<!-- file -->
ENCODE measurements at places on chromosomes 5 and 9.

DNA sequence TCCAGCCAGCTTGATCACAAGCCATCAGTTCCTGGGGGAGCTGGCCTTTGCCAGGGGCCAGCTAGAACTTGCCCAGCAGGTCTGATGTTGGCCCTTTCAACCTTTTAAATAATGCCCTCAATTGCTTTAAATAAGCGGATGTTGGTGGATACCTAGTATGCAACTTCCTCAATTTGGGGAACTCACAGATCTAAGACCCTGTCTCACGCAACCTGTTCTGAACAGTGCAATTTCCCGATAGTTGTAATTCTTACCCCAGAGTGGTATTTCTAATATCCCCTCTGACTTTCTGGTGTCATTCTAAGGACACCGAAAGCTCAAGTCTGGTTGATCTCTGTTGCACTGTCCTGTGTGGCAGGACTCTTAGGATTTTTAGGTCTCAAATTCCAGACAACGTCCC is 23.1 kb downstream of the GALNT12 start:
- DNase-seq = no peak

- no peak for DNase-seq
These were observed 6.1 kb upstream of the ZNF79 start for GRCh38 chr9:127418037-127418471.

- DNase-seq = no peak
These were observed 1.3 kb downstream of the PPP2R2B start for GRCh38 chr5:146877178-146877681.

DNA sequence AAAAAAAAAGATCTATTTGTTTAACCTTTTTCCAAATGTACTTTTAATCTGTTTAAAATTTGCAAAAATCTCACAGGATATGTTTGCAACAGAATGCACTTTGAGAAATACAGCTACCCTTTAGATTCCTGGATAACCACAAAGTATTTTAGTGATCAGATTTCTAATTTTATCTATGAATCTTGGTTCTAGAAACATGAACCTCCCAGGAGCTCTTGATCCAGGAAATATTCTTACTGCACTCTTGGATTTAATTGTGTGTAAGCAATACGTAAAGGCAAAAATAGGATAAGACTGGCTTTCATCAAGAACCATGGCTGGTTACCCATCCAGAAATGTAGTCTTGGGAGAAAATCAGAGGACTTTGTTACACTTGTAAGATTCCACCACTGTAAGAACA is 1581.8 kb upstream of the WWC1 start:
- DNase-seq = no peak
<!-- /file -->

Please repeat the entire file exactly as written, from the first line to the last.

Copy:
ENCODE measurements at places on chromosomes 5 and 9.

DNA sequence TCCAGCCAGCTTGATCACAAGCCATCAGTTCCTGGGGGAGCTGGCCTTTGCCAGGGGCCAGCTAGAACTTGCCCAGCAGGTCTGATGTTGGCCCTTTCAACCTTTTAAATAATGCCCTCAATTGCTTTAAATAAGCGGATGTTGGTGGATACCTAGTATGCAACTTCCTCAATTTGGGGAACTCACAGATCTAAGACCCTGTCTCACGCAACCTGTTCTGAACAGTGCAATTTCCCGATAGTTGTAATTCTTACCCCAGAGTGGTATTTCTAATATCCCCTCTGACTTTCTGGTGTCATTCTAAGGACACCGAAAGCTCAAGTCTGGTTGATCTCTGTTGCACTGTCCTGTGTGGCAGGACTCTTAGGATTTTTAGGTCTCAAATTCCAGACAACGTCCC is 23.1 kb downstream of the GALNT12 start:
- DNase-seq = no peak

- no peak for DNase-seq
These were observed 6.1 kb upstream of the ZNF79 start for GRCh38 chr9:127418037-127418471.

- DNase-seq = no peak
These were observed 1.3 kb downstream of the PPP2R2B start for GRCh38 chr5:146877178-146877681.

DNA sequence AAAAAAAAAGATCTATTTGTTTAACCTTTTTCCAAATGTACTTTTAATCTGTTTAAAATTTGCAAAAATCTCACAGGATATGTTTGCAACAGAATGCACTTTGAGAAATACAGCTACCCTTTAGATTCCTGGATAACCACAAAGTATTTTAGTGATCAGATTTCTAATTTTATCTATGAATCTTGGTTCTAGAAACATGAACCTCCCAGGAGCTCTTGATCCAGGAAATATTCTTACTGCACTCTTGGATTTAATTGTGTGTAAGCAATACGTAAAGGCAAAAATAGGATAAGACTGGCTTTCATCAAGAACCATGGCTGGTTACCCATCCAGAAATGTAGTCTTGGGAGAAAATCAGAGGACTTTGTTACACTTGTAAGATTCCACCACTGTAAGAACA is 1581.8 kb upstream of the WWC1 start:
- DNase-seq = no peak